As Maine prepares for recreational sales, one cannabis executive remains focused on patients
Maine voters approved the legalization of recreational cannabis in the 2016 election, but for people like Wellness Connection of Maine CEO Patricia Rosi, the real work will happen over the course of the next year.
Operators of the state’s eight licensed medical dispensaries, along with other stakeholders, have been actively working to shape the implementation of adult-use laws.
“We are very much like every other state that has gone through this phase,” Rosi says. “It’s a state of mass confusion, but the pendulum will swing the other way and some clarity will be there, but as of now we’re in the thick of it.”
According to Rosi, the bulk of the political wrangling will be over by summer 2018. However, until then, the state is witnessing the impact of the “50 shades of gray market,” she says, pointing out that the use, possession and transportation of marijuana became legal on New Year’s Day, but only medical patients have a legal means to buy cannabis at the moment.
“What is currently happening here in Maine is that demand has exploded and there’s not really a proven supply mechanism as of yet,” Rosi says. “Patients don’t think that they need their certification anymore. Caregivers, who are small medical producers, think that they can open stores. Providers don’t think they need to certify patients anymore. Everybody is very confused out there.”
Rosi says there have been discussions about allowing adult-use sales through Maine’s eight licensed medical dispensaries — of which four are owned by Wellness Connection of Maine. It would be a similar stop-gap measure to what Oregon employed, but the Maine Legislature “is still debating who should be the licensing authority and so on and so forth,” Rosi says.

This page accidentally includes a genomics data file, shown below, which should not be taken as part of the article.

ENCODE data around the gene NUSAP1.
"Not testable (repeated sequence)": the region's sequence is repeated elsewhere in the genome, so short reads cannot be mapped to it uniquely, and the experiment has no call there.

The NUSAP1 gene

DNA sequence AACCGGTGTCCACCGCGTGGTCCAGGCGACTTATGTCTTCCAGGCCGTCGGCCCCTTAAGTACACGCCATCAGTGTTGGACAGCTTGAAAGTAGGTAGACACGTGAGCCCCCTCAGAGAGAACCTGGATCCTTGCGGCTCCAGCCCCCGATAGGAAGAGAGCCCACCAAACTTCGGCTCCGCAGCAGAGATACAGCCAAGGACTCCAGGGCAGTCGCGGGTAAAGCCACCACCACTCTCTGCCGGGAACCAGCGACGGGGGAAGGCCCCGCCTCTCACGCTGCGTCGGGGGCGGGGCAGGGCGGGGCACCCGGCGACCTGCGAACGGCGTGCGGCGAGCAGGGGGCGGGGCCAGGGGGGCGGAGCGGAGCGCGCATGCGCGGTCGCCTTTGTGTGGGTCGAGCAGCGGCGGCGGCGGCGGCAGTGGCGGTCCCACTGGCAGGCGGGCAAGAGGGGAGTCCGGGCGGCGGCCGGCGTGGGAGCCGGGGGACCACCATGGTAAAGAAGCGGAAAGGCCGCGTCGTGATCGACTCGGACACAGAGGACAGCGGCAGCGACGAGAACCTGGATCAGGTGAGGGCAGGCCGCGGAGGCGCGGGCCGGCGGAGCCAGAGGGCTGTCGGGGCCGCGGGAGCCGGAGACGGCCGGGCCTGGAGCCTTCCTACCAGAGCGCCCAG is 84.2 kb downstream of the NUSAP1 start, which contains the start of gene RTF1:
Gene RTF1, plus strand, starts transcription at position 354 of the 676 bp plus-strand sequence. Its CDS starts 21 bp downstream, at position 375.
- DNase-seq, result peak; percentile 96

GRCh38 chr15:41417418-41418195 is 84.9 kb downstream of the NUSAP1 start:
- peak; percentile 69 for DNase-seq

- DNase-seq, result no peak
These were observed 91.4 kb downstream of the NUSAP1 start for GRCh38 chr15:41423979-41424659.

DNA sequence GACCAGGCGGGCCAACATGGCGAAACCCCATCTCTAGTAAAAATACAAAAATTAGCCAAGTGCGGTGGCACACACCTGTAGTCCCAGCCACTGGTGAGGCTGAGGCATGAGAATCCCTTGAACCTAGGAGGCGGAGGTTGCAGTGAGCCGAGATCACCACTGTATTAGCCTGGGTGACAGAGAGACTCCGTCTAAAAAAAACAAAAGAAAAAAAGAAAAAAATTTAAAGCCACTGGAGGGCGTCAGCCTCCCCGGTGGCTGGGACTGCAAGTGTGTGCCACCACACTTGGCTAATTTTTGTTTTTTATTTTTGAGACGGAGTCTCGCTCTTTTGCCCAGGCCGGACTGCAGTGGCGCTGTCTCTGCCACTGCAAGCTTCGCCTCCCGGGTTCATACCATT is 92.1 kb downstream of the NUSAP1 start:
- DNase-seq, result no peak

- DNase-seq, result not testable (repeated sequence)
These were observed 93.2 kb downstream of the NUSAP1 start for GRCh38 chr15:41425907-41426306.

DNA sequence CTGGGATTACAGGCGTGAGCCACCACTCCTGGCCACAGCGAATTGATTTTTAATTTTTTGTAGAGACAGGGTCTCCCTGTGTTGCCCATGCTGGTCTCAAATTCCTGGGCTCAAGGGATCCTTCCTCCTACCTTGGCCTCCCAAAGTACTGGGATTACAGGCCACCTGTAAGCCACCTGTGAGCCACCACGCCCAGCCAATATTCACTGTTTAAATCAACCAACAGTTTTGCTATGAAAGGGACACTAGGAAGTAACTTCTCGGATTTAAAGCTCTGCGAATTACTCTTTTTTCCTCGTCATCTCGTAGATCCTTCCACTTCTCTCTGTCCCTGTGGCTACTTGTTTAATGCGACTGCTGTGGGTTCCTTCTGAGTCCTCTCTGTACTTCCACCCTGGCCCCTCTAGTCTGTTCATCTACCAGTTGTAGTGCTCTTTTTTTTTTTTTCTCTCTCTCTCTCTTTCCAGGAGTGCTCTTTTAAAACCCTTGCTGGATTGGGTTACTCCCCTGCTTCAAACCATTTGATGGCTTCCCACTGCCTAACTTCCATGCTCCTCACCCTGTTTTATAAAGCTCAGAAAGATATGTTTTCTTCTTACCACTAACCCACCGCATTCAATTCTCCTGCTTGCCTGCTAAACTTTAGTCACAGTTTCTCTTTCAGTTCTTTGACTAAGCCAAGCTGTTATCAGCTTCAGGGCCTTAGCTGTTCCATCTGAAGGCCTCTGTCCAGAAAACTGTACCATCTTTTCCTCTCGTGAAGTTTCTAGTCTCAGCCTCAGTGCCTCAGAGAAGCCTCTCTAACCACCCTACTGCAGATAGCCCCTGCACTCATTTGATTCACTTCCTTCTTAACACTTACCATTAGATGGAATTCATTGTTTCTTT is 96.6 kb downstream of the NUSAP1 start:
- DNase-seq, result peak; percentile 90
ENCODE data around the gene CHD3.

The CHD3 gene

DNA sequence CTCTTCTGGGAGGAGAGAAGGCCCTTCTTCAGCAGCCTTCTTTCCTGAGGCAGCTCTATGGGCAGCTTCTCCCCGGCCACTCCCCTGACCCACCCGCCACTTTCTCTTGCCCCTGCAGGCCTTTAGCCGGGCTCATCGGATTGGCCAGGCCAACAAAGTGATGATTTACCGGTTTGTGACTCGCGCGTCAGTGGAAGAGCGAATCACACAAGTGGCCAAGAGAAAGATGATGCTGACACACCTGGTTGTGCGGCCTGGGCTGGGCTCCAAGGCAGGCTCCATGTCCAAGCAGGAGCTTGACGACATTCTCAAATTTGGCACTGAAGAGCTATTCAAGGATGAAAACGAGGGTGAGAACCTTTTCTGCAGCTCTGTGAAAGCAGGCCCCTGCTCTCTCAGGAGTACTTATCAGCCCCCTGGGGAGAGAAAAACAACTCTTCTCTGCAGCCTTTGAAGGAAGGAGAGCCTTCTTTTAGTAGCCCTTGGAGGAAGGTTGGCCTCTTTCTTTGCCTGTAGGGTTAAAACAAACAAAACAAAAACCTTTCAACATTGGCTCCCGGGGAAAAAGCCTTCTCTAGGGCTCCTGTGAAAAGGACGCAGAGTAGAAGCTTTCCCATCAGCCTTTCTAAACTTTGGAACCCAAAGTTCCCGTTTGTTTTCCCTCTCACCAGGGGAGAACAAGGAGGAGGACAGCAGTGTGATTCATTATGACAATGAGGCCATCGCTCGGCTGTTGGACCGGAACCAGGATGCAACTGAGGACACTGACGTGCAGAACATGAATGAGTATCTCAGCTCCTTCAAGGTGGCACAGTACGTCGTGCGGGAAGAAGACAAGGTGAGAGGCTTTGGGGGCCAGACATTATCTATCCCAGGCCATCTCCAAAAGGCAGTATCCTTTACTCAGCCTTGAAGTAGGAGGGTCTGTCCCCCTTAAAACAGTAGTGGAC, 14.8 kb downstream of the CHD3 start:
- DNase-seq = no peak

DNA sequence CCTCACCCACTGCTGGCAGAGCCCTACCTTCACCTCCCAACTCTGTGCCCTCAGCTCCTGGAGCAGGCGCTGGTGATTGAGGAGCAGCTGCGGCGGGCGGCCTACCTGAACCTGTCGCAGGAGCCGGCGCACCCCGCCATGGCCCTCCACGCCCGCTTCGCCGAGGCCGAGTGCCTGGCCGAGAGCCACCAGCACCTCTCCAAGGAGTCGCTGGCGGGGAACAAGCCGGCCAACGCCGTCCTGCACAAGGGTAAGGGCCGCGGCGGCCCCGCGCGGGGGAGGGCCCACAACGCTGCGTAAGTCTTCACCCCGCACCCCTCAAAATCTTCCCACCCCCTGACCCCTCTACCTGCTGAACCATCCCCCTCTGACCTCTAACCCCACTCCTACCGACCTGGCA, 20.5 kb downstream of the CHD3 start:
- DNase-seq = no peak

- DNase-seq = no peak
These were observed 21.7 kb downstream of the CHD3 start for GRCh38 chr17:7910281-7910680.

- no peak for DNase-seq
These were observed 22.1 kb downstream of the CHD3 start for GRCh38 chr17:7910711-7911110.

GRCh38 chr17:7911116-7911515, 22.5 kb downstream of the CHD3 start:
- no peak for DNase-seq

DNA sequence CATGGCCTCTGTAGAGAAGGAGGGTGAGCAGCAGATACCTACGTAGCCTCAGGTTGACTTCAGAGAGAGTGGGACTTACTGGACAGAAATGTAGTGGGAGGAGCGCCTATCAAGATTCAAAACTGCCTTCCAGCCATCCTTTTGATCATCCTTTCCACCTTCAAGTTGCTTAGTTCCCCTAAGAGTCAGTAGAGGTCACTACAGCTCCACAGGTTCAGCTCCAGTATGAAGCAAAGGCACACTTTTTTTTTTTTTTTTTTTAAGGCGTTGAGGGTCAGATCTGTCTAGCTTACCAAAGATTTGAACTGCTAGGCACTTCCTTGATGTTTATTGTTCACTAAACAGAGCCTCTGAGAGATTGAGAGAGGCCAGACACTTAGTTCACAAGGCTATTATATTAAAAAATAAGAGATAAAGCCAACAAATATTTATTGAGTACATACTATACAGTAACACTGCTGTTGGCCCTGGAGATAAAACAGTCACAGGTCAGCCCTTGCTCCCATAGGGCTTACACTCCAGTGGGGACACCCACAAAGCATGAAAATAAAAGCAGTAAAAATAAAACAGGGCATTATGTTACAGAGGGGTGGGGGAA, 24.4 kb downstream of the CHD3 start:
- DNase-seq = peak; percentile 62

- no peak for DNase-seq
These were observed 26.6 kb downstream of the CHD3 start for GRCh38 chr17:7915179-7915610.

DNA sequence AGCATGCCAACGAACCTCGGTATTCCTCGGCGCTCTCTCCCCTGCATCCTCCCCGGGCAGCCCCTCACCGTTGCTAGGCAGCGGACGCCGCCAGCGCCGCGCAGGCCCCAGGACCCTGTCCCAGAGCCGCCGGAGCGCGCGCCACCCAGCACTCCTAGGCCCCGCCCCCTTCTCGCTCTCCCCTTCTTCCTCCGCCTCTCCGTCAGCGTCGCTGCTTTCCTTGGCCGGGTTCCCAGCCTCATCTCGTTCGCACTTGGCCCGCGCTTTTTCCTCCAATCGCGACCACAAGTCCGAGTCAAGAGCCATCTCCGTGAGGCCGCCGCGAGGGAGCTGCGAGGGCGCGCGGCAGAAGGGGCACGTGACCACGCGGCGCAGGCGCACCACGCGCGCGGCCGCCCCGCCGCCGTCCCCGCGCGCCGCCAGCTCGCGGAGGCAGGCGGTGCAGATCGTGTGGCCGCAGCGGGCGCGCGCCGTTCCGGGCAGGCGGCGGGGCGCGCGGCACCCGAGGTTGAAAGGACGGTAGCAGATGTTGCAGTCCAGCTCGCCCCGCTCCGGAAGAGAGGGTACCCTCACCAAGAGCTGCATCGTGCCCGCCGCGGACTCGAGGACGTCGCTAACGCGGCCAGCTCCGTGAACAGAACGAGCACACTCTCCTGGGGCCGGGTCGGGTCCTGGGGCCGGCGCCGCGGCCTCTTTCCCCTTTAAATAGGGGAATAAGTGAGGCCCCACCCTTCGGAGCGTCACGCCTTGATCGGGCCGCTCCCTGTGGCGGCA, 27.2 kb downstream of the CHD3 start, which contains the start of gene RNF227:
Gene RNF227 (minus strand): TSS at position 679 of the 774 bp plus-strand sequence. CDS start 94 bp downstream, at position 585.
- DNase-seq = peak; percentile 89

Either way, Wellness Connection has spent the past year doubling its production capacity in anticipation of the recreational market. But planning ahead is a balancing act between catering to the new market of recreational consumers and the dispensaries’ existing base of medical patients. Expansion plans will not come at the expense of Maine’s medical community, Rosi says.
“We’ll never abandon our medical patients,” she says. “Where some dispensaries have chosen a different path to go into only recreational or medical, we would definitely become a dual-track group. … This is the overall market that we are trying to address, instead of really focusing on just one of those bookends. I wish I had a crystal ball and a firm date. It would be so much easier to lead a company, but in uncharted territory, it takes a lot of flexibility and problem-solving.”